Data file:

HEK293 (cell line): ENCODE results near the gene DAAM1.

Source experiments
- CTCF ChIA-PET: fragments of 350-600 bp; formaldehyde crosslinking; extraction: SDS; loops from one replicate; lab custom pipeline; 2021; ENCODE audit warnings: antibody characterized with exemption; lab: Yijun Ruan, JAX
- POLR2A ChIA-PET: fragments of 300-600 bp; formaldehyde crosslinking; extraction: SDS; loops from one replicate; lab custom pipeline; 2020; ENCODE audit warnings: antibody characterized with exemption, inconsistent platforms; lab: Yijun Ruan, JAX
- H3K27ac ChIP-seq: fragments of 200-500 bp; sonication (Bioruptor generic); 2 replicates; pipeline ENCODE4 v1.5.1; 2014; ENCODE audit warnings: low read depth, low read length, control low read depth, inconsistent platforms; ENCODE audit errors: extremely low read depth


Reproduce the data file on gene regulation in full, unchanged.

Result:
HEK293 (cell line): ENCODE results near the gene DAAM1.

Source experiments
- CTCF ChIA-PET: fragments of 350-600 bp; formaldehyde crosslinking; extraction: SDS; loops from one replicate; lab custom pipeline; 2021; ENCODE audit warnings: antibody characterized with exemption; lab: Yijun Ruan, JAX
- POLR2A ChIA-PET: fragments of 300-600 bp; formaldehyde crosslinking; extraction: SDS; loops from one replicate; lab custom pipeline; 2020; ENCODE audit warnings: antibody characterized with exemption, inconsistent platforms; lab: Yijun Ruan, JAX
- H3K27ac ChIP-seq: fragments of 200-500 bp; sonication (Bioruptor generic); 2 replicates; pipeline ENCODE4 v1.5.1; 2014; ENCODE audit warnings: low read depth, low read length, control low read depth, inconsistent platforms; ENCODE audit errors: extremely low read depth